Janice’s Story

Janice’s son Liam was 14 when diagnosed with aplastic anaemia in 2011. Here is their story:

The 14th March 2011 was the day our world got turned upside down. My son, Liam, had shown me a huge bruise on his arm. I can’t explain why… Mother’s instinct, perhaps… but I just knew that something wasn’t quite right.

Liam had been feeling ill that day at school; he’d felt tired, light-headed and dizzy, and had also been sick. We took him to our local hospital and, after initial blood tests and an overnight stay, we were transferred to the Royal Hospital For Sick Children in Glasgow. Liam was immediately given a blood and platelet transfusion, which was to be the first of many over a period of eight months. Although the doctors had warned us we were going to an oncology ward for children, I never at that moment thought Liam was seriously ill. All I had in my head was that it was probably a virus; we would be given some antibiotics and then Liam would be sent home.

But that was not to be. We had to wait an agonising five days before we got test results that ruled out leukaemia. After this, many more tests were carried out to check for other illnesses. Finally, we had a diagnosis: Very Severe Aplastic Anaemia. Liam was just 14 years old.

Liam began some ATG (rabbit) treatment in May 2011. He had many unpleasant side effects, but in his own way, he coped really well. We had to wait three months to see if the treatment had been successful, and were devastated to find out that it hadn’t.

Liam’s consultant told us that they would start searching for a suitable bone marrow donor on the Anthony Nolan register, as Liam has no siblings. We were extremely fortunate that Liam had three possible matches show up and, in October 2011, Liam received his life saving transplant. It was an emotional day for us all; we didn’t know what to expect, but we were full of hope that it would be successful.

After the initial unpleasant side effects, thankfully Liam went from strength to strength. In fact, fast forward one year and Liam’s health was improving more every day. To add to this great news, we were told that Liam’s donor had agreed to have contact with us. A few anonymous cards and letters were exchanged over the next year, and it was such an amazing feeling to think that one day we may be able to thank this special person face to face.  For the time being, all we knew was that it was a 24 year-old man who went through bone marrow donation for our son. To say we were grateful was an understatement.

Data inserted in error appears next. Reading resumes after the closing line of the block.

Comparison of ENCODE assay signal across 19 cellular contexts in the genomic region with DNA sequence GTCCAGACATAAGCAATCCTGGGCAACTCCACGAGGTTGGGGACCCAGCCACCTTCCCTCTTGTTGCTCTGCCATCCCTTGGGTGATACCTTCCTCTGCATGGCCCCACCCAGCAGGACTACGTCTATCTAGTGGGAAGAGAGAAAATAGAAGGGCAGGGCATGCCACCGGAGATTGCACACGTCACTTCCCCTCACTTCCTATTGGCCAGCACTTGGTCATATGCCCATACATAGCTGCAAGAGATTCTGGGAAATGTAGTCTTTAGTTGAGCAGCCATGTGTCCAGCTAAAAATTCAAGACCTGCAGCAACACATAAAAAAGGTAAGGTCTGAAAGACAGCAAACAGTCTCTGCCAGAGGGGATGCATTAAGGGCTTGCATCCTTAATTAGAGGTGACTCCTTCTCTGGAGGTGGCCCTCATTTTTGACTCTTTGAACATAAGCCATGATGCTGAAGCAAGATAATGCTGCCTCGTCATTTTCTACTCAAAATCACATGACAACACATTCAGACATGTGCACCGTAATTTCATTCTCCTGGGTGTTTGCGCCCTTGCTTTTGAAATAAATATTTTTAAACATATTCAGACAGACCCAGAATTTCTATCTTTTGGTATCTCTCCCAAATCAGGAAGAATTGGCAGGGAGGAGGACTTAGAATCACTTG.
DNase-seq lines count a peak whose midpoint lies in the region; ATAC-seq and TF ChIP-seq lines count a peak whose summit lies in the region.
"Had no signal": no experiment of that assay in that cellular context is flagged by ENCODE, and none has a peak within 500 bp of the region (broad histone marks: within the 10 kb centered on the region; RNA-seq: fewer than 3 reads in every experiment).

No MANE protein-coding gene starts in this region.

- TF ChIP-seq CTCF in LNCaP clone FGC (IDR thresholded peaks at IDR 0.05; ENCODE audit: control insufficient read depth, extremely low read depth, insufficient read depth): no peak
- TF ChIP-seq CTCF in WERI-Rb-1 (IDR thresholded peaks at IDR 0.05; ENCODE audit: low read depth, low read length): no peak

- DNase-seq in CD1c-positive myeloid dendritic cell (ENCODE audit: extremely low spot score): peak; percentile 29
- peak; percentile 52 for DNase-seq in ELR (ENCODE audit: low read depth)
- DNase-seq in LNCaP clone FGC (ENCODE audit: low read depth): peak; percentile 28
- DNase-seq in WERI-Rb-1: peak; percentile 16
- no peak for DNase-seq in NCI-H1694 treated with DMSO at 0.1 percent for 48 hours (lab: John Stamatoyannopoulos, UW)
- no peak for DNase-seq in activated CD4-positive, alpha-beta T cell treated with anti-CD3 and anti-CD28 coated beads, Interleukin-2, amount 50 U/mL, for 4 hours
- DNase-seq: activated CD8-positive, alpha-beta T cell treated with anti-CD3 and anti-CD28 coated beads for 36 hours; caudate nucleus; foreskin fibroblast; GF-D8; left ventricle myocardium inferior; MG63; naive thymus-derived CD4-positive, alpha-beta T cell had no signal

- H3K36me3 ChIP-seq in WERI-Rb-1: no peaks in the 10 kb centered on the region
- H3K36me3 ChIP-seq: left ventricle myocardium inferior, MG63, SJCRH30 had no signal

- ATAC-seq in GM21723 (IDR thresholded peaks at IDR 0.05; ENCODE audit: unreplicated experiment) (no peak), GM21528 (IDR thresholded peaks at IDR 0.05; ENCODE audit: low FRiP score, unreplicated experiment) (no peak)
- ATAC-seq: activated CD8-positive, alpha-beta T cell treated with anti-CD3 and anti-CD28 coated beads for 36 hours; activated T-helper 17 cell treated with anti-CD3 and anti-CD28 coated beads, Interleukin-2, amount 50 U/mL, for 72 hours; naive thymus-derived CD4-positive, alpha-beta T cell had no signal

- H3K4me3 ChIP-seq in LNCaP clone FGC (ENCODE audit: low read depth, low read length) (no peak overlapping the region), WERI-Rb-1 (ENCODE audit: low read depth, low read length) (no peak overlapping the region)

After two years, I was personally given Liam’s donor’s contact details… I think I must’ve written that first email a hundred times before I was happy with it.  What do you say to someone who’s saved your son’s life? I also remember the first time I saw a photo of Craig; the emotion was overwhelming. There was nothing I could do but cry when I thought about what this guy had done for our son. Now finally knowing his name and what he looked like, we just couldn’t wait to thank him in person. We were over the moon when we realised that Craig lived in Scotland, like us, meaning we could meet him at the earliest opportunity.

That day finally arrived in April 2014. We met Craig and his lovely wife Julie, who had been there to support him through the whole process. And what an emotional day it was.  Craig is such a kind, caring, genuine man who was delighted to finally meet Liam and see how far he had come. He was full of praise for Liam for coming through this horrible illness and we could immediately see there was a close bond between the two of them, which will be there now for life. In our eyes, Craig will always hold a special place in our hearts.  We are already looking forward to our next meeting, which will hopefully be sometime very soon.

Liam on transplant day

Liam on transplant day


Liam meeting his donor Craig for the first time